Lounge Lizards EP
(Mexican Summer; 2011)
By Maura McAndrew | 28 July 2011
Purling Hiss (Philadelphia-based musician Mike Polizze) reminds me of that oh-so-‘80s scene from Back to the Future when Marty McFly, subbing for the injured guitarist, turns a pleasant-enough version of “Johnny B. Goode” into a crazed Van Halen jam, pulling off riffs behind his back and sliding around on his knees until he squeals to a halt, met by open-mouthed silence. “Maybe you’re not ready for that yet,” he stammers, “But your kids are gonna love it.” When I was treated to an ear-bleeding Purling Hiss show in Pittsburgh last Saturday, I felt a bit like those exaggerated prudes in their ’50s prom attire: I too was stunned into silence, cradling my aching head, wondering how a small band, particularly one small man, could make such an unholy racket. Kids these days, right?
Though I may not have been quite ready for the aural assault of Purling Hiss live, their latest EP, Lounge Lizards, offers the best of both worlds: melodic, languid slacker-jams that explode into guitar squall and noise rock. Polizze treats his guitar like it’s a child of 1985, but this combined with a classic garage-rock sensibility makes for an exhilarating, and only occasionally alienating, experience.
Though Purling Hiss released what might be considered a breakthrough album, last year’s Public Service Announcement (on Woodsist no less), it doesn’t seem to have fazed Polizze; Lounge Lizards continues, unafraid, to chart unpredictable territory. While things mainly ramble and squeal in equal measure, righteously, Lounge Lizards is somewhat tighter and more focused, genre-wise, than Polizze’s past work. And though listening to it can resemble a wild goose chase in search of structure, its songs aren’t shapeless—given space and time, each finds its own unique melody, one that slowly bubbles to the surface, oozing into form.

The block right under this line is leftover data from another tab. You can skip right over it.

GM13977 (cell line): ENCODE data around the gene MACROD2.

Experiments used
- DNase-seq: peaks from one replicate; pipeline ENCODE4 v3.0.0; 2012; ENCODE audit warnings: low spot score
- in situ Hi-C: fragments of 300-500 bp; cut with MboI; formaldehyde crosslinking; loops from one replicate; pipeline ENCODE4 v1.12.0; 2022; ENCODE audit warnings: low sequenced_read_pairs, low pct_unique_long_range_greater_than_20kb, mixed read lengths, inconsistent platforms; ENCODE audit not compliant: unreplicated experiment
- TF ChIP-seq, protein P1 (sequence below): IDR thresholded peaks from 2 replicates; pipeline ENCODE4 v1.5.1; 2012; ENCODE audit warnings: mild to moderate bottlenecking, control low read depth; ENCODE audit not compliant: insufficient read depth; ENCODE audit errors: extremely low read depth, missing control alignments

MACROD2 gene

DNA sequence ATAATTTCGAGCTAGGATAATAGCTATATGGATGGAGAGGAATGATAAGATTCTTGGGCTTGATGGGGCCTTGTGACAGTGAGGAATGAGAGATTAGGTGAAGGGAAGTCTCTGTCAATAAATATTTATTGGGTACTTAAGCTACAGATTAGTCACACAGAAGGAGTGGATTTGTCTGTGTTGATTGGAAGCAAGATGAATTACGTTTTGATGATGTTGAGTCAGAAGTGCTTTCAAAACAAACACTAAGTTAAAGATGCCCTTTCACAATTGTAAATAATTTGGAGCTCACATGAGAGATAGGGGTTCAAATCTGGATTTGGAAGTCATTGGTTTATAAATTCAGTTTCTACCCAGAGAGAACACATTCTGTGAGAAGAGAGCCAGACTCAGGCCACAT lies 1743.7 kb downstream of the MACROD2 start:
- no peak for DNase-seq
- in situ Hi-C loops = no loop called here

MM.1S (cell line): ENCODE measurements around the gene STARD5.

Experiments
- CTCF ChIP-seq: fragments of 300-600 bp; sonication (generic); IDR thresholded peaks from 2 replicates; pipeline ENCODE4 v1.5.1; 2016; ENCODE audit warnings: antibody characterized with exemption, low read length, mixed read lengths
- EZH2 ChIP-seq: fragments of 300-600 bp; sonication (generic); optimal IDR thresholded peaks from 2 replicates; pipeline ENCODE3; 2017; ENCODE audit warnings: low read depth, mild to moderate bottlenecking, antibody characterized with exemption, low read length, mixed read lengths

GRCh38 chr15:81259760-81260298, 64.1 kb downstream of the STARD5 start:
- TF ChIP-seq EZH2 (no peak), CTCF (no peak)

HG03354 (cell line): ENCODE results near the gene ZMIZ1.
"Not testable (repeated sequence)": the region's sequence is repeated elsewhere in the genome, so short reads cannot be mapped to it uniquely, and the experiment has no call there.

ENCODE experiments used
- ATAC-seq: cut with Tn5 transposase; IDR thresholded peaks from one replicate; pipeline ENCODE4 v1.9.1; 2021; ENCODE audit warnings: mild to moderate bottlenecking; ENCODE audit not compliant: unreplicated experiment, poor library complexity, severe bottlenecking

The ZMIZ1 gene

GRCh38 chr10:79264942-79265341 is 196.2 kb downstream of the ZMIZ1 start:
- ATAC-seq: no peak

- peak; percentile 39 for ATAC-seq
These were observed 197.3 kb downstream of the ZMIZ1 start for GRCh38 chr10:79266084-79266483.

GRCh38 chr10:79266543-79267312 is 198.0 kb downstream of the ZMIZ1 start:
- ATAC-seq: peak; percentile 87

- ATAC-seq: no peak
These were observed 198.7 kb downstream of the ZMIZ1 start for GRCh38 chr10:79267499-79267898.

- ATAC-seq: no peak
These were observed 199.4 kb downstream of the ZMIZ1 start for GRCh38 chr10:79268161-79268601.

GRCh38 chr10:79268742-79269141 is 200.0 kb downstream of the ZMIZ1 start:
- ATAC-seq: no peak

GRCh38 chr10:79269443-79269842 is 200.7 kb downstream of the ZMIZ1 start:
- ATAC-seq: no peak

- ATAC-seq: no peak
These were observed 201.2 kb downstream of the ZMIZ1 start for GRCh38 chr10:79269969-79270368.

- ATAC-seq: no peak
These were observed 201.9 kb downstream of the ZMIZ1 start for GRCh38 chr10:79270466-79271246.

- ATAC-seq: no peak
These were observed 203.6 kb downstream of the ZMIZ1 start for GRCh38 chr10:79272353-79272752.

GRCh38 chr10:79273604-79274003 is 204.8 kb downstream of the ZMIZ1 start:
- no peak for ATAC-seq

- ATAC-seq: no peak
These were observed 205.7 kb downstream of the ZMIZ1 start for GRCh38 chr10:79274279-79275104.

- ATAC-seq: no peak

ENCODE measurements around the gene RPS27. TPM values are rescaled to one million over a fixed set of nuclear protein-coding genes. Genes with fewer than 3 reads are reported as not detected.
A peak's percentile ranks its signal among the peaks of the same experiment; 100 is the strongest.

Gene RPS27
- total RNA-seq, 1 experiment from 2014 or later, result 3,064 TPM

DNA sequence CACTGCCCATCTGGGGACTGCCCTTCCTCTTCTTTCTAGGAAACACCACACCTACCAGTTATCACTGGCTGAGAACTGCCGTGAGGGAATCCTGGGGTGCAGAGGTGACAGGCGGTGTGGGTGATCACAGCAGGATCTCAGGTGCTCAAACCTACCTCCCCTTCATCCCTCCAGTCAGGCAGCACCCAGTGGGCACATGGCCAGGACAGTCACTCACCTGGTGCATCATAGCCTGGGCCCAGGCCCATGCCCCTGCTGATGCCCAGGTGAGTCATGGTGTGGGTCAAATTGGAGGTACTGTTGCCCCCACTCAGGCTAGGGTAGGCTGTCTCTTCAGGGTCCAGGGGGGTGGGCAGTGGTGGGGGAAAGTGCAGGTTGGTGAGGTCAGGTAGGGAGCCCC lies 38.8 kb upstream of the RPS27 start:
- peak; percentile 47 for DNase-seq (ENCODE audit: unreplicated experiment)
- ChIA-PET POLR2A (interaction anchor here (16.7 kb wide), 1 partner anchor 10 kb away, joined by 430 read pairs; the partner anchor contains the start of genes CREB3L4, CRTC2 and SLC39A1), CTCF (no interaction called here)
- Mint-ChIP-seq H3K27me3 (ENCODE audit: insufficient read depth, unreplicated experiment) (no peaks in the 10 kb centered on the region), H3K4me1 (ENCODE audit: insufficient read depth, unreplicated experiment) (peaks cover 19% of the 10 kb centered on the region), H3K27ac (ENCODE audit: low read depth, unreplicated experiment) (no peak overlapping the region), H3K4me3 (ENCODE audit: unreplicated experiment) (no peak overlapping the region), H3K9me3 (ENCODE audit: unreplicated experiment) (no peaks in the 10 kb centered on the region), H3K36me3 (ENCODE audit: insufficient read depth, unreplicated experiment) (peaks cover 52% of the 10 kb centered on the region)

The standout track here is lead-off “Voices,” a perfect union of don’t-give-a-shit indie rock and hair metal soloing—two of Polizze’s specialties, after all. It could even pass for a muddy early-Pavement track as Polizze sings in a Malkmus-esque wobble, “I don’t want to be alone / Don’t wanna be stoned / I think I’m hearin’ voices.” “Voices,” and the subsequent “The Hoodoo,” argue in favor of Polizze exercising more restraint; it’s obvious he’s holding back, which does the songs a great service. Instead of shifting into soaring guitar heroics (a move that can ultimately feel stitched-on), he allows the songs to breathe, still patenting his own clear-headed yet urgent hybrid of indie and garage rock.
From there, Lounge Lizards seems intent on slowly unraveling. In the middle of the EP, with a song like “Midnight Man,” Polizze turns angrier, his voice gruffer. There are still melodies to behold, still hooks, but they recede over time, guitar revving up and cutting through all like a chainsaw. “City Special” is probably the most challenging of the lot; I need to check my iPod screen: Is this the next song? The same song? Is it a song?
But then the final track, “Karaoke Nite,” plays out epically—there are few intelligible words, but it’s blaring, it’s atmospheric, it carries out the EP on a wave of uninterrupted sound. “Karaoke Nite,” and in fact Lounge Lizards in general, is not humble; one can sense Polizze’s swagger as he contorts his guitar wildly, beating the crowd into submission. Lounge Lizards, as usual, is a dare: for their audience to keep up, for their audience to accept whatever challenge he feels like putting out there, and for Purling Hiss to keep balking at expectations.